Planning an end-of-summer trip? Try these Kansas outdoor attractions

The waning days of summer break bring another chance to experience the great Kansas outdoors.

The state offers many outdoor attractions curated for families and individuals. The beauty of visiting outdoor sites is there won’t be crowds or lines.

We have rounded up a list of eight outdoor Kansas attractions you should visit before school starts and falls sets in.

The Tallgrass Prairie National Preserve near Strong City offers hiking and bison viewing.

Peace is bountiful at this 11,000-acre prairie in Strong City. Visitors can expect to see bison, wildlife, wildflowers, views, a historic ranch and a one-room schoolhouse.

Start your visit by stopping in at the visitor’s center, 2480B K-177 highway, where guests can find trail maps to guide them through the prairie.

Visits to the preserve are free and open year-round.

The National Park Service recommends visiting Tallgrass Prairie at the end of summer and beginning of fall as the tall grasses are starting to reach their maximum height.

Hikers can take a 12-mile hike through the preserve that offers views of the prairie and bison. Other activities at Tallgrass include a self-guided tour of the ranch and bison viewing on the scenic overlook trail.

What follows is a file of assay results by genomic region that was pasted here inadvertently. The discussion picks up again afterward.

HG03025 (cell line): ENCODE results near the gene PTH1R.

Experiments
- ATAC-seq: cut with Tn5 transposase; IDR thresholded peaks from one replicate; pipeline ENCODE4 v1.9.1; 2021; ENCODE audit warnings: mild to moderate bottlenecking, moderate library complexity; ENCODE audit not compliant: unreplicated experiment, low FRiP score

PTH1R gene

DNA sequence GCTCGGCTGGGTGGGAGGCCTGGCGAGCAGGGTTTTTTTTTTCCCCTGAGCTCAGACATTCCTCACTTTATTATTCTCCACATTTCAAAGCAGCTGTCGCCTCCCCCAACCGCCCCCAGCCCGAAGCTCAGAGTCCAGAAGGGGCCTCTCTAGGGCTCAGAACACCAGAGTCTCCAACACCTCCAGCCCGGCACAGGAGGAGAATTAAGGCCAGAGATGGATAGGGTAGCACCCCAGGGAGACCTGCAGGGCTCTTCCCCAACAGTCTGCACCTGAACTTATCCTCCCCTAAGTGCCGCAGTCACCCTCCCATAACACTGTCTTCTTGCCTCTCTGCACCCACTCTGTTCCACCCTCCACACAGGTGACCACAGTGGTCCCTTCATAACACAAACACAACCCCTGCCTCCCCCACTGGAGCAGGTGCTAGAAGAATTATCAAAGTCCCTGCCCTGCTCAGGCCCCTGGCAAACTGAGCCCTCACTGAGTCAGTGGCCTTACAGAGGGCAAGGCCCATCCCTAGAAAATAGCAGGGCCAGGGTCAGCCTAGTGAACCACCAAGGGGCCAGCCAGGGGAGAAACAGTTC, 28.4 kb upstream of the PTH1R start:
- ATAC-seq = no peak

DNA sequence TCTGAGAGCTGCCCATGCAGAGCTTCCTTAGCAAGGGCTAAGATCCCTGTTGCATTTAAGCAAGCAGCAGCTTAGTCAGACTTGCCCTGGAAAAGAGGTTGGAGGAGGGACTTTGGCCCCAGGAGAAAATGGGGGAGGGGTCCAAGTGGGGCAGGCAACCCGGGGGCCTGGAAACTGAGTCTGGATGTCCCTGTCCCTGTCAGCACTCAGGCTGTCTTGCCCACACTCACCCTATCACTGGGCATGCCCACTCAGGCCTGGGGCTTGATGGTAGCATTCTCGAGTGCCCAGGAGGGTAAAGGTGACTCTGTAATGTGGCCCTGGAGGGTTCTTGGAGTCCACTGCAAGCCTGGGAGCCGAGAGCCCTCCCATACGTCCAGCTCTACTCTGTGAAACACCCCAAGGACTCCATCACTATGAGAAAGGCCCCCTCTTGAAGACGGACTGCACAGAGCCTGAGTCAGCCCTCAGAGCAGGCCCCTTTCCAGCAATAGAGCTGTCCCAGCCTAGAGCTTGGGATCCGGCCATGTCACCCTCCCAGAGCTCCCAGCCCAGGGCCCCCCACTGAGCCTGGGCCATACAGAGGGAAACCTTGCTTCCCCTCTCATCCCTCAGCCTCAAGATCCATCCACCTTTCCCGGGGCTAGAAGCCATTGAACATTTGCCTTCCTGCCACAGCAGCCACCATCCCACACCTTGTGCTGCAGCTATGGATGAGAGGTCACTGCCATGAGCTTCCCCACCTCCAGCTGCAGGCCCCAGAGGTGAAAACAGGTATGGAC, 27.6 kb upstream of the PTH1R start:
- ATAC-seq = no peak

More:Kansas historic hotels offer a look back in time for guests. Here are eight you can road trip this summer.

The sun rises over the Konza Praire Biological Station south of Manhattan.  The 3,487-hectare preserve of native tallgrass prairie is a protected section of the Flint Hills.

The second stop on our list is just a short drive from Topeka. The Konza Prairie is just south of Manhattan at 100 Konza Prairie Lane.

Most of the Konza Prairie is a biological research station and off-limits to the public, but three nature trails are available.

The trails are open 6 am to 9 pm daily and are free to visit. The three trails vary in length, from 2.6 miles to 6.2 miles.

The prairie’s hiking trails take visitors through lowland gallery forest, across Kings Creek and over ancient limestone ledges that lead to the native tallgrass prairie.

The highest points offer a view of the Flint Hills and Kansas River valley.

Hikers can expect a moderate walk with occasional steep climbs, even jogging and narrow pathways.

Trails twist and turn through Little Jerusalem Badlands State Park giving visitors a chance to experience Kansas nature up close.  The park and trails are located near Oakley.

Kansas’ badlands are one of the state’s most unique features.

Little Jerusalem Badlands State Park is in western Kansas between Oakley and Scott City at the intersection of County Road 400 and Gold Road.

Visitors must purchase a Kansas State Parks vehicle permit for $5 to enter the park.

The state park is open sunup to sundown daily.

Visitors can hike two trails. The Overlook trail is one-quarter mile and offers a scenic viewpoint. The Life on the Rocks trail is 1.5 miles and takes hikers along the rim of the rocks and two scenic overlooks.